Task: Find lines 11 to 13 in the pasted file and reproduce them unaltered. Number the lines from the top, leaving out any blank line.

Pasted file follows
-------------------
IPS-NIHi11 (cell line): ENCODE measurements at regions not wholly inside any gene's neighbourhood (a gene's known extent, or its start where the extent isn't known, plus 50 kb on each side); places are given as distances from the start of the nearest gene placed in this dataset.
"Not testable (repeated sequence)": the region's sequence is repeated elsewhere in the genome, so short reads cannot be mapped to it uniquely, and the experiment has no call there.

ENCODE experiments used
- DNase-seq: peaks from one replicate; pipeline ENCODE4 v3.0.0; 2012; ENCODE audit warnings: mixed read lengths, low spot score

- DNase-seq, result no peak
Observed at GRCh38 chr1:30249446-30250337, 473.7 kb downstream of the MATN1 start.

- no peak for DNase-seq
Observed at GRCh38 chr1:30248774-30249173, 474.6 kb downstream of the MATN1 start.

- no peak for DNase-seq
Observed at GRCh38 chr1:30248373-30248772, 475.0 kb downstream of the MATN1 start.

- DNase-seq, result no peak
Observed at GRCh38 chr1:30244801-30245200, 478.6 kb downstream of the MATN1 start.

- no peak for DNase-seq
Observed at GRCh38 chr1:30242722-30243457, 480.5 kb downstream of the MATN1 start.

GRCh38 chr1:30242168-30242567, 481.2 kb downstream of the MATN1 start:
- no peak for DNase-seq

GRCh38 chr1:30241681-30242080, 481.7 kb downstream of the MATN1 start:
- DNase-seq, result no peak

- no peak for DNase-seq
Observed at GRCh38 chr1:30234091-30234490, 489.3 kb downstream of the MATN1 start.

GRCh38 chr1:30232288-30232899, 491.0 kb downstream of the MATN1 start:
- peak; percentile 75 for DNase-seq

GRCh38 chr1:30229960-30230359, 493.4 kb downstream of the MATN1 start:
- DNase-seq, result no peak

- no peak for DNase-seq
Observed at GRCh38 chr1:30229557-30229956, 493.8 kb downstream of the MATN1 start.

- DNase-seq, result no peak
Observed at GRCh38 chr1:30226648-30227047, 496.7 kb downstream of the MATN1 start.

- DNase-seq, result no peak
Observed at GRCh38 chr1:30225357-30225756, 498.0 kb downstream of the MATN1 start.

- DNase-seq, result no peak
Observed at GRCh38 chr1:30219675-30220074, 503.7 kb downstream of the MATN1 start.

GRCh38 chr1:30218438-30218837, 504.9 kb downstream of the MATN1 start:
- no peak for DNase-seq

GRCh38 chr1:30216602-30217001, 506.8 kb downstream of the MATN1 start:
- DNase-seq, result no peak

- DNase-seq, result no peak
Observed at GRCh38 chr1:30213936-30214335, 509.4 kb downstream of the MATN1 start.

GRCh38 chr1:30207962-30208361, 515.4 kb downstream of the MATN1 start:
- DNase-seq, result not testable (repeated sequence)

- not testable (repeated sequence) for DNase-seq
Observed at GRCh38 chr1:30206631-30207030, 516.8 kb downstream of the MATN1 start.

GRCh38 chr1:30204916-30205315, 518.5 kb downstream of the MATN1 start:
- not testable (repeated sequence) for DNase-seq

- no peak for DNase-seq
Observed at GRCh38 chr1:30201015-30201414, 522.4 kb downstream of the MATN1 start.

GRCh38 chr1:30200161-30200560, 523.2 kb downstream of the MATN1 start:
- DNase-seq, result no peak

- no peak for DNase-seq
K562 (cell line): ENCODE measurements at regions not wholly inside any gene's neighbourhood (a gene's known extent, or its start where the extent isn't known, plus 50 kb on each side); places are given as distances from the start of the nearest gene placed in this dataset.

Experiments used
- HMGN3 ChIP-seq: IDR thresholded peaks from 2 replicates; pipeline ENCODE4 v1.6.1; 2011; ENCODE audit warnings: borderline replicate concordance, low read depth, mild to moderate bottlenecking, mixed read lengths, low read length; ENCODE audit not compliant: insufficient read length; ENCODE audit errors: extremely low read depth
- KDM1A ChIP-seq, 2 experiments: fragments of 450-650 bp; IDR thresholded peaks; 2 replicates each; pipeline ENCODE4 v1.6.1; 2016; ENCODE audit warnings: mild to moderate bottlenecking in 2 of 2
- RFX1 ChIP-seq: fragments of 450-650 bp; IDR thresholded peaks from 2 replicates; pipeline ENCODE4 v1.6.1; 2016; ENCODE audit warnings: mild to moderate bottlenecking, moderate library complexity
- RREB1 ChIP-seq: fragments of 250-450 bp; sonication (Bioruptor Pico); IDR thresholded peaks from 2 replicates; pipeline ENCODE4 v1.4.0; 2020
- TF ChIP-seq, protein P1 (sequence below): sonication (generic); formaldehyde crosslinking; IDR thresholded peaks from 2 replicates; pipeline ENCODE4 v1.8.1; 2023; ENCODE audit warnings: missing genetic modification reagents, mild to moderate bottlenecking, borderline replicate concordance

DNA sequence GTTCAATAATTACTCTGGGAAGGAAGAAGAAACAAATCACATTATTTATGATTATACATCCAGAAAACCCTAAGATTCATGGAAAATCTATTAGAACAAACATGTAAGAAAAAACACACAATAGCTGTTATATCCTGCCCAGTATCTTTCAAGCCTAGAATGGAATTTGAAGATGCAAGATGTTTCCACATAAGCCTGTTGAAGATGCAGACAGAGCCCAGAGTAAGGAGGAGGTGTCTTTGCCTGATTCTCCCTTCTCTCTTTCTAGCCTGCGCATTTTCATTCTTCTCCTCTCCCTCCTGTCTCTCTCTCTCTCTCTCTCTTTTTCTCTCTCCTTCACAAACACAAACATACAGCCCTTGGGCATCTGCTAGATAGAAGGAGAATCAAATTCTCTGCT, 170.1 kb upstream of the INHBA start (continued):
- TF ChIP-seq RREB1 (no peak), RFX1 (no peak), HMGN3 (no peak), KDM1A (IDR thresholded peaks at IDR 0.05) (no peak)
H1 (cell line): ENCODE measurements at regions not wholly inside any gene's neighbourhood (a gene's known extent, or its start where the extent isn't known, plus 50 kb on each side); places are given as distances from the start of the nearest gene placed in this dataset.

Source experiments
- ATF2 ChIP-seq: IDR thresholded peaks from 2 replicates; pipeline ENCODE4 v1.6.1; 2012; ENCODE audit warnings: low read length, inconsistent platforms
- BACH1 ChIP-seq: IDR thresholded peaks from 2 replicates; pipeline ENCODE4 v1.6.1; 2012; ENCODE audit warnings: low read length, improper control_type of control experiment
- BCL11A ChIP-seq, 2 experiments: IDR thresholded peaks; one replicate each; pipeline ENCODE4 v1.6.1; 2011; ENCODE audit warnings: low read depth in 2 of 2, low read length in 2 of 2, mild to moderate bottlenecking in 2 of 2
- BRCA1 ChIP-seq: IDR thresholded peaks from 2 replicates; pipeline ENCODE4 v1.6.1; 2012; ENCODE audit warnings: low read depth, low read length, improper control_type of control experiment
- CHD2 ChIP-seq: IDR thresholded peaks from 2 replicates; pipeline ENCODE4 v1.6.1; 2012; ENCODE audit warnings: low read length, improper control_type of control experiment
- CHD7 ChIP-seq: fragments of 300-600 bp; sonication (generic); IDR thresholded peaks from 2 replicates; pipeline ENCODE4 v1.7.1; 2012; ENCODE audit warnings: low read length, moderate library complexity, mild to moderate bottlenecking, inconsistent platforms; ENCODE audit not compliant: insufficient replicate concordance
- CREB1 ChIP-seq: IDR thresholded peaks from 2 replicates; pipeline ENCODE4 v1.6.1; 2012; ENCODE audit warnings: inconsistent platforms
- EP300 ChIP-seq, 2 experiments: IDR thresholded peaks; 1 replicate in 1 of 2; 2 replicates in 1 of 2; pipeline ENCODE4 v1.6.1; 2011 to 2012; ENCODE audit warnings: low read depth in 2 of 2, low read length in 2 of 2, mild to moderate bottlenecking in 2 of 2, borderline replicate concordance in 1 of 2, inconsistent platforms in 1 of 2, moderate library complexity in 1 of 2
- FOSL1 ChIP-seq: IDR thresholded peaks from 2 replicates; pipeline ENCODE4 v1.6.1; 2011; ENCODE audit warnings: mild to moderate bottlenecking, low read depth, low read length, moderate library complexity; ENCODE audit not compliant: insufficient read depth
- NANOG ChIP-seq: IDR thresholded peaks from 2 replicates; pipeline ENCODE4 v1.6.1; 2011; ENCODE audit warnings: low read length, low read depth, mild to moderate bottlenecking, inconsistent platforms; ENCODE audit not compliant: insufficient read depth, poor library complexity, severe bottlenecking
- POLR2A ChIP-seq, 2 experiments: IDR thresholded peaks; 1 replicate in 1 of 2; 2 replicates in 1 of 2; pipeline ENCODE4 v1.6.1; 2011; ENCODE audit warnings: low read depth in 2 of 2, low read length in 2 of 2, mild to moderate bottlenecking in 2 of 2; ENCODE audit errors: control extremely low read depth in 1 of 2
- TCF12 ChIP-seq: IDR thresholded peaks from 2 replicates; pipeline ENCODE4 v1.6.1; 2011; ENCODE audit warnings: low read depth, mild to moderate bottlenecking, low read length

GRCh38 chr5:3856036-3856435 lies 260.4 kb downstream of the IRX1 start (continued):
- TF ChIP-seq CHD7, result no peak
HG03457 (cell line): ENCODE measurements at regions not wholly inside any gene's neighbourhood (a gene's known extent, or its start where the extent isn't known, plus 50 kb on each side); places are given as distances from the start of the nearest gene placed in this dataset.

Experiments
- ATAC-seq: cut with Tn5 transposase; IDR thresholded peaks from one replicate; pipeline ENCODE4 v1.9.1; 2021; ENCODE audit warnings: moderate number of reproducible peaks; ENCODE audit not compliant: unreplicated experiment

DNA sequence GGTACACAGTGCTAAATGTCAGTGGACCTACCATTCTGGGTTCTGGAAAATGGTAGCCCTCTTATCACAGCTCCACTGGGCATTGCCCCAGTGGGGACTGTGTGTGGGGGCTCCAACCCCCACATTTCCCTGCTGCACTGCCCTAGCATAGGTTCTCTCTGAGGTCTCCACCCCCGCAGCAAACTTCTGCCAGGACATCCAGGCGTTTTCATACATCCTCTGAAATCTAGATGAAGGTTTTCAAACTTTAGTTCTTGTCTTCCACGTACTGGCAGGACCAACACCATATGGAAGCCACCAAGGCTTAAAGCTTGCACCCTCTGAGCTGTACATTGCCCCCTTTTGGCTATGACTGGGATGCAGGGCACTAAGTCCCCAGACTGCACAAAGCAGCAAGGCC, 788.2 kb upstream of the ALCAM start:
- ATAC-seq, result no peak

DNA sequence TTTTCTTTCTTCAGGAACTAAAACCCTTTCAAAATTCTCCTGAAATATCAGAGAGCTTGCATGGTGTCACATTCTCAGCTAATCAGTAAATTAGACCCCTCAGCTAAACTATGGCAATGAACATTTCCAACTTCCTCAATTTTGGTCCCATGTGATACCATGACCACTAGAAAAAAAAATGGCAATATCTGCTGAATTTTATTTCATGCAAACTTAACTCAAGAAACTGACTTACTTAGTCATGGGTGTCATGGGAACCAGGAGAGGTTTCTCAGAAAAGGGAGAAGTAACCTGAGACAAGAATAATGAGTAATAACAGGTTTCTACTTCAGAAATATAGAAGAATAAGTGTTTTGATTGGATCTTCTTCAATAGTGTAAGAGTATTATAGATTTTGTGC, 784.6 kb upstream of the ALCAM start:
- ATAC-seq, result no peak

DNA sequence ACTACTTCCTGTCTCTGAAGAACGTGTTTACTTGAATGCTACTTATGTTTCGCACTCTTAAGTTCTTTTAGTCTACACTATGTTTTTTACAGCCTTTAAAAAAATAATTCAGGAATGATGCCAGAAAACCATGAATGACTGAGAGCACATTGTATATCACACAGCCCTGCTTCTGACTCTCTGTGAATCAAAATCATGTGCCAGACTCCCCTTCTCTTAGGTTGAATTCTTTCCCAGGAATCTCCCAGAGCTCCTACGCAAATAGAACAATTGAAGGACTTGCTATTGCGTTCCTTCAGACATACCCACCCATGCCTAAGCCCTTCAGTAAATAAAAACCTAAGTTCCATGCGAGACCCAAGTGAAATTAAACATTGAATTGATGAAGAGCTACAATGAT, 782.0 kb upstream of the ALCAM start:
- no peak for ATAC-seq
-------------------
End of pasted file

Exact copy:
- DNase-seq, result no peak
Observed at GRCh38 chr1:30244801-30245200, 478.6 kb downstream of the MATN1 start.

- no peak for DNase-seq